A source is any natural or human-induced process or activity that releases a greenhouse gas (GHG) or aerosol into the atmosphere. Alternatively, a sink is any process, activity, or mechanism that removes a GHG, an aerosol, or a precursor of a GHG or aerosol (e.g., volatile organic compounds, nitrogen oxides) from the atmosphere. Primary examples of sources and sinks for each major GHG (carbon dioxide, methane, and nitrous oxide) include:
Carbon dioxide (CO2)
- Sources (natural): Microbial decomposition of organic material in the presence of oxygen, forest fires, and volcanoes.
- Sources (human-induced): Burning of fossil fuels, deforestation, and the burning of solid waste.
- Sinks: Photosynthetic vegetation, reforestation, and soils.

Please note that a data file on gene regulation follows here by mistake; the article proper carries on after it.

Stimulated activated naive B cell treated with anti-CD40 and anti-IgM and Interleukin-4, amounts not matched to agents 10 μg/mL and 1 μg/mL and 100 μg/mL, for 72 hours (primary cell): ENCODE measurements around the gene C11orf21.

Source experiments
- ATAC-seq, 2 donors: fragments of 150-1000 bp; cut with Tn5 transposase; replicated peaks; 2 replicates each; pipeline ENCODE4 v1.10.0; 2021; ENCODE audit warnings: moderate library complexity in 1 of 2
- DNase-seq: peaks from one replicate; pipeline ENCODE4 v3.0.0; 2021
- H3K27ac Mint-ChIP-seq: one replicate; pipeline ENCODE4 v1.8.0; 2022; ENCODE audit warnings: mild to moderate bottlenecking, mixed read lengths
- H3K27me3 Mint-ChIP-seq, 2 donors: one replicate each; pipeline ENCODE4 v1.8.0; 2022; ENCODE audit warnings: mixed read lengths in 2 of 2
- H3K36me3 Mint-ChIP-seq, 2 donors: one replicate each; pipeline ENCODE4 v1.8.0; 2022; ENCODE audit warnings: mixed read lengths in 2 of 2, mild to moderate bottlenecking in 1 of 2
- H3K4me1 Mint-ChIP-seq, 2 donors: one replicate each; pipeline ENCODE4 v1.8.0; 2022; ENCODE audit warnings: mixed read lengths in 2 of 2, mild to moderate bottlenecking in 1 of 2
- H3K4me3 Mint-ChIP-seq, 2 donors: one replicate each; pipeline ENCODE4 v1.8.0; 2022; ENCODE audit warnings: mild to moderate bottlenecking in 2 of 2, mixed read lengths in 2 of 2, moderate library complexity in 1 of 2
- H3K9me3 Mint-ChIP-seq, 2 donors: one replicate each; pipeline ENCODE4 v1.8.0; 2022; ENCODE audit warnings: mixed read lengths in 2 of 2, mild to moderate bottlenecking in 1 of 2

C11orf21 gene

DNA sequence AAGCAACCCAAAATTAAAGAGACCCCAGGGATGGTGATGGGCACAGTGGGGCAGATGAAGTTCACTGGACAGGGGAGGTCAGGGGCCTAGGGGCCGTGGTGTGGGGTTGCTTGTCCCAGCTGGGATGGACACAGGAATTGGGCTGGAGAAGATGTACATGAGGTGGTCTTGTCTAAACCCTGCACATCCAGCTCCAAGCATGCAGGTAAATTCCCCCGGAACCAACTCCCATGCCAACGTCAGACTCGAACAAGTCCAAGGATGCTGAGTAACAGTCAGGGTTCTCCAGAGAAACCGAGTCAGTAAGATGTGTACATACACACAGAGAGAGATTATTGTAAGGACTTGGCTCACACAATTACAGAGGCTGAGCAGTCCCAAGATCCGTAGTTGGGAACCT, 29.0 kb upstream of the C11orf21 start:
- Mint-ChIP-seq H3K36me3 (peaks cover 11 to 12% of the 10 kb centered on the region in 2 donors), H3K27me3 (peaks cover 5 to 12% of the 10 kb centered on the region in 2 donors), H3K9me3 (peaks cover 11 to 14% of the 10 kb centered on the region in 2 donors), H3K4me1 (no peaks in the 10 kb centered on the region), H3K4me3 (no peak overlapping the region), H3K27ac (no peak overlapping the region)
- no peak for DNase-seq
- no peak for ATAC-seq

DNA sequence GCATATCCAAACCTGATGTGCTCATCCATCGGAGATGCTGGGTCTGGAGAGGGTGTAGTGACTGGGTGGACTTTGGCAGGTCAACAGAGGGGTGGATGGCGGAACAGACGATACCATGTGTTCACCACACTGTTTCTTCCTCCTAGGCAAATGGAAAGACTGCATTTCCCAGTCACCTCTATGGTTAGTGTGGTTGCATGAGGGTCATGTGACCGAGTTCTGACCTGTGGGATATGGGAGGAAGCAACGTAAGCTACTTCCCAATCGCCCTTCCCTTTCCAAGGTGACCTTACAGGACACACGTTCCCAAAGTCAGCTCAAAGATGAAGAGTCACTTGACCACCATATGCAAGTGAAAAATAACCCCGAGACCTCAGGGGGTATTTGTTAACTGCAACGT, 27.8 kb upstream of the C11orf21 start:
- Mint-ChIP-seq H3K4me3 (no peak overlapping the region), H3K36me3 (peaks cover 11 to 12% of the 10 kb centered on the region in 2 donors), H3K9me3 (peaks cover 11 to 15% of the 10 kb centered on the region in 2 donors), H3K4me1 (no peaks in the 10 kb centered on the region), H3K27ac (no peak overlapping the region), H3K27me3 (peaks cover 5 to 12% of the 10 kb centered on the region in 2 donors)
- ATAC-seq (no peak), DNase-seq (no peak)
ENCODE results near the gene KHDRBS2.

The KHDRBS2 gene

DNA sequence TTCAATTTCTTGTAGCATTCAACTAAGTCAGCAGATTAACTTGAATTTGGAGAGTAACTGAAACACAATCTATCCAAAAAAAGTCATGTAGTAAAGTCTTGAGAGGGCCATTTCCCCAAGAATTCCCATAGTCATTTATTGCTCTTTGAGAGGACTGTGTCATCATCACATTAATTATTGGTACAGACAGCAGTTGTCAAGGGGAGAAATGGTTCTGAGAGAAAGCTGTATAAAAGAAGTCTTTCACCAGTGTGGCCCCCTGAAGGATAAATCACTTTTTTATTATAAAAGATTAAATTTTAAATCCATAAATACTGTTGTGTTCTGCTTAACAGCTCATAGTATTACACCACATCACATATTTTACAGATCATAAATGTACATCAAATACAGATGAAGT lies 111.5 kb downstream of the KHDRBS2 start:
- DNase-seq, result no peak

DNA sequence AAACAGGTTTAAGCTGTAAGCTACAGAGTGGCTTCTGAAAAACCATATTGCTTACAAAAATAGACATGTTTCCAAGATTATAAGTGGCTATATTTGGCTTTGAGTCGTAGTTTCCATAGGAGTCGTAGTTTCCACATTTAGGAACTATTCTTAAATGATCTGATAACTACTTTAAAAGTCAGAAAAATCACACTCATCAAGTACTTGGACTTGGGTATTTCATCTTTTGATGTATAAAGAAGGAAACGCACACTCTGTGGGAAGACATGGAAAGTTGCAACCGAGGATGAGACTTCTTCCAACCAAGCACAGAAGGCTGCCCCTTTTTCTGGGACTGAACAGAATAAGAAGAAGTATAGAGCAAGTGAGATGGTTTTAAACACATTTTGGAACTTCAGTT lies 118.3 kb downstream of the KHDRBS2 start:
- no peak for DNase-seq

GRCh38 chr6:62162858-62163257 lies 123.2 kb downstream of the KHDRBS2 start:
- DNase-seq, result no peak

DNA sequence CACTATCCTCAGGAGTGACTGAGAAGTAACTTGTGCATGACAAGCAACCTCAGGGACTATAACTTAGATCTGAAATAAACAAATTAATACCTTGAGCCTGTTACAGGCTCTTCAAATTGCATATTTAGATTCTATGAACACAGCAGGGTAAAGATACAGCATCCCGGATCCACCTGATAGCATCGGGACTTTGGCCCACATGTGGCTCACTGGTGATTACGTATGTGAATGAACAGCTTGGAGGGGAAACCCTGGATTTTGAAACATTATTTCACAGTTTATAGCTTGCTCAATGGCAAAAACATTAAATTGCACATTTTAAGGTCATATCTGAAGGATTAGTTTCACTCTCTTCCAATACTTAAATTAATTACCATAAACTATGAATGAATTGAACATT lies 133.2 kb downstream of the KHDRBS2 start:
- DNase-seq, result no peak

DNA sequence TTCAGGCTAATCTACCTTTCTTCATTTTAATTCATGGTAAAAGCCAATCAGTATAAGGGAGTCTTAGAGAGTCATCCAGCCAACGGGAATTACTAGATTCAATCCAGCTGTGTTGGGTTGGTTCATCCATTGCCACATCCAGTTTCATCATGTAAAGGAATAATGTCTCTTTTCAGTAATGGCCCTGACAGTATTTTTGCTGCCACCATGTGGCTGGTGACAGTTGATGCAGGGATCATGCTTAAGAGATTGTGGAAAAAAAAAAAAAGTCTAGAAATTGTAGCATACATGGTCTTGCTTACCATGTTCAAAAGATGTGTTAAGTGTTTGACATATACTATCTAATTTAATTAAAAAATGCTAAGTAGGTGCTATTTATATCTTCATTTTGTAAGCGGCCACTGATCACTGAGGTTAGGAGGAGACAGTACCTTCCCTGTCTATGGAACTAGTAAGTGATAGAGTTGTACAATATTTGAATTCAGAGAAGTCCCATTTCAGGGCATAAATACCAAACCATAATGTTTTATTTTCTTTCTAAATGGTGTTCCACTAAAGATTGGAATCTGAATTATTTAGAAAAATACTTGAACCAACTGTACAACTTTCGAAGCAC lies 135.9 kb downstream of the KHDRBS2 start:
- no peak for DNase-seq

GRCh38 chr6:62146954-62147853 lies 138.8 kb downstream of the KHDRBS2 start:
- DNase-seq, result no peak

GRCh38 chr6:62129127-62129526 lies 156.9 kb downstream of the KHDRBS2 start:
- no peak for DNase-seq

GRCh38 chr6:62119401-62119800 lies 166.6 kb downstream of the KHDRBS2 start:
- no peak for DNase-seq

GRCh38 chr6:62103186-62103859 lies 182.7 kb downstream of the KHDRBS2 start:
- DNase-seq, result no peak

- Sources (natural): Microbial decomposition of organic material in the absence of oxygen (e.g., wetlands, permafrost, oceans, freshwater bodies), termites, and wildfires.
- Sources (human-induced): Livestock via enteric fermentation; manure management; rice cultivation; waste management (i.e., landfills and burning biomass); and energy production from natural gas, coal, and petroleum.
- Sinks: Upland soils contain methane-oxidizing bacteria (methanotrophs) and oxidation within the troposphere by hydroxyl radicals.
Nitrous oxide (N2O)
- Sources (natural): Soils and the ocean, primarily via denitrification.
- Sources (human-induced): Production and use of nitrogen fertilizers, combustion of fossil fuels, burning of biomass, and manure management.
- Sinks: Destruction in the stratosphere via photolysis.
The sidebar sections go into the detail of agricultural sources and sinks of GHG emissions and recommended mitigation strategies and case studies.